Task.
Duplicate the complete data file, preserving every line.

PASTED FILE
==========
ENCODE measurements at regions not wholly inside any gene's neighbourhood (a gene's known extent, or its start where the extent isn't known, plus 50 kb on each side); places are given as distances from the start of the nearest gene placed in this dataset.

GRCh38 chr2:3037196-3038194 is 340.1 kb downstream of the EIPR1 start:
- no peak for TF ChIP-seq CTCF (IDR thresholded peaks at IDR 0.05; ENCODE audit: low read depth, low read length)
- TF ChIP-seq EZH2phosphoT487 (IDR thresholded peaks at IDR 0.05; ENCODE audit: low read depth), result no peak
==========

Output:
ENCODE measurements at regions not wholly inside any gene's neighbourhood (a gene's known extent, or its start where the extent isn't known, plus 50 kb on each side); places are given as distances from the start of the nearest gene placed in this dataset.

GRCh38 chr2:3037196-3038194 is 340.1 kb downstream of the EIPR1 start:
- no peak for TF ChIP-seq CTCF (IDR thresholded peaks at IDR 0.05; ENCODE audit: low read depth, low read length)
- TF ChIP-seq EZH2phosphoT487 (IDR thresholded peaks at IDR 0.05; ENCODE audit: low read depth), result no peak